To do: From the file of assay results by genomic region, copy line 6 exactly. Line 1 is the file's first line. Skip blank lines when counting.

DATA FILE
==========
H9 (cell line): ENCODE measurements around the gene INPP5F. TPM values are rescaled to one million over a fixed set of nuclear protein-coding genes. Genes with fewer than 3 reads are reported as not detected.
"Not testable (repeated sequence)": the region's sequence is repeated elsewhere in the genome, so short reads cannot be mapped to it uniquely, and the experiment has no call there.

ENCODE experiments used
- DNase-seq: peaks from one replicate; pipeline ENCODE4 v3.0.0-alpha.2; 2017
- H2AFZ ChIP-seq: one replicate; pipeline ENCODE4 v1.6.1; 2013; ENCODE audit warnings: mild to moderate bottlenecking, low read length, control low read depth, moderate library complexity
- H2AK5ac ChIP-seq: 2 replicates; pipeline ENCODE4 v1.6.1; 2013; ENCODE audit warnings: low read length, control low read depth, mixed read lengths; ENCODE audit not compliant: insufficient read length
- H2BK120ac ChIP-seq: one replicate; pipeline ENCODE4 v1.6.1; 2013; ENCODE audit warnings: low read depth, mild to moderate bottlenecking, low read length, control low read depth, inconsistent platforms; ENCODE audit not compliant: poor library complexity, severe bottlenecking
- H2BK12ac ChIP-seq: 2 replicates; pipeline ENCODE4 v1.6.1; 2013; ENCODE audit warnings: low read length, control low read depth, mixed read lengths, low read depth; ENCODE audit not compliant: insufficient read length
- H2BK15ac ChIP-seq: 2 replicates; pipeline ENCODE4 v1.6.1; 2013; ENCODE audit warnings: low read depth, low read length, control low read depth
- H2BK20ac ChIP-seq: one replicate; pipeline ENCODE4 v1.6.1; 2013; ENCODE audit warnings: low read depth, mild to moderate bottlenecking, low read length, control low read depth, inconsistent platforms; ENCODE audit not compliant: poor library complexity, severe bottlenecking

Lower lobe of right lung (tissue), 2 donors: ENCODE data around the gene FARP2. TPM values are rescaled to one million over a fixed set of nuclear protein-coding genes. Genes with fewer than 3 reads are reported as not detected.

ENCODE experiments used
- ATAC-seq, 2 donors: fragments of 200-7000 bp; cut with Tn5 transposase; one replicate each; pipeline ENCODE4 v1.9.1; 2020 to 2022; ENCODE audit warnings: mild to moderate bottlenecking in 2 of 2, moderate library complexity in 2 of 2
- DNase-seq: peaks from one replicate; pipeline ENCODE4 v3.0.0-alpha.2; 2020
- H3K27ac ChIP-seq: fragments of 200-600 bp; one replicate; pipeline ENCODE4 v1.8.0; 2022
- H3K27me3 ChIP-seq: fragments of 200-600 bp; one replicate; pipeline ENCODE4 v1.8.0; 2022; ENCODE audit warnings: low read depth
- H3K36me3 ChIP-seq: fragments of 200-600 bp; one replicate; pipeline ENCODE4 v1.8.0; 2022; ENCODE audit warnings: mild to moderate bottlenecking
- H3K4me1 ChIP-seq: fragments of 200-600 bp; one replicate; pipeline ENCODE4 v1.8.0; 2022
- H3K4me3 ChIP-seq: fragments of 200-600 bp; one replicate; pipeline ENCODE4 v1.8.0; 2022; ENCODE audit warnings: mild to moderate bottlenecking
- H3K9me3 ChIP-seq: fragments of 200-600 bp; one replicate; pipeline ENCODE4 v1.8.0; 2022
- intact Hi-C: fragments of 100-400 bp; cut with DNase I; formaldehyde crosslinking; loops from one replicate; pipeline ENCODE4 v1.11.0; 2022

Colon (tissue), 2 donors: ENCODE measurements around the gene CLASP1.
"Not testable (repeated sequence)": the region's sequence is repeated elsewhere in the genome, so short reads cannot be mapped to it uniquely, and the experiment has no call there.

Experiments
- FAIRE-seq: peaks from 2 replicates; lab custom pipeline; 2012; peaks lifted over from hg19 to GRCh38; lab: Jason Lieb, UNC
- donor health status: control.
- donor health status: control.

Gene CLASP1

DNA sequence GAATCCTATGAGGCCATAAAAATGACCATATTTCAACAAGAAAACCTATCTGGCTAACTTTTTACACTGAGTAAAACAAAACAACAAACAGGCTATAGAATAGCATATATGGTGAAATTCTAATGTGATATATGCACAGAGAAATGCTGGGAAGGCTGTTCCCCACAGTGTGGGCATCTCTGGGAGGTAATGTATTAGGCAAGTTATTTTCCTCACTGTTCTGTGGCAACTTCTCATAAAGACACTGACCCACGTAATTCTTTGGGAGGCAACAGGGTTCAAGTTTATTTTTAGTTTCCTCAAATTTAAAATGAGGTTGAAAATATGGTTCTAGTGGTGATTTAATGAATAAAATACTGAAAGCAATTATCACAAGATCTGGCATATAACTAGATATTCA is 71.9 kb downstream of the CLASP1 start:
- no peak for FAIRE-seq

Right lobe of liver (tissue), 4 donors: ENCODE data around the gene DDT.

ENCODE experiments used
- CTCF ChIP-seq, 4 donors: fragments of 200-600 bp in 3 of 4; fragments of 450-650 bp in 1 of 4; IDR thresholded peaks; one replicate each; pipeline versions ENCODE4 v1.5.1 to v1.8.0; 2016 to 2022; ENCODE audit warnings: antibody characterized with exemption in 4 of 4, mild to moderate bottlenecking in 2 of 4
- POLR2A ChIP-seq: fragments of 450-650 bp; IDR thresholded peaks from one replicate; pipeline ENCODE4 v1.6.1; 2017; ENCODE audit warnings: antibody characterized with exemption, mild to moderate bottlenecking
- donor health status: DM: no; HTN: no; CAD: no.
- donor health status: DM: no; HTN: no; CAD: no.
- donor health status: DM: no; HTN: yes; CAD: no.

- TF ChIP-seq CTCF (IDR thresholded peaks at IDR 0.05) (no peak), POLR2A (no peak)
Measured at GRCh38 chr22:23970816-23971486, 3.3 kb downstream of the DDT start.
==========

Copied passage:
- H2AK5ac ChIP-seq: 2 replicates; pipeline ENCODE4 v1.6.1; 2013; ENCODE audit warnings: low read length, control low read depth, mixed read lengths; ENCODE audit not compliant: insufficient read length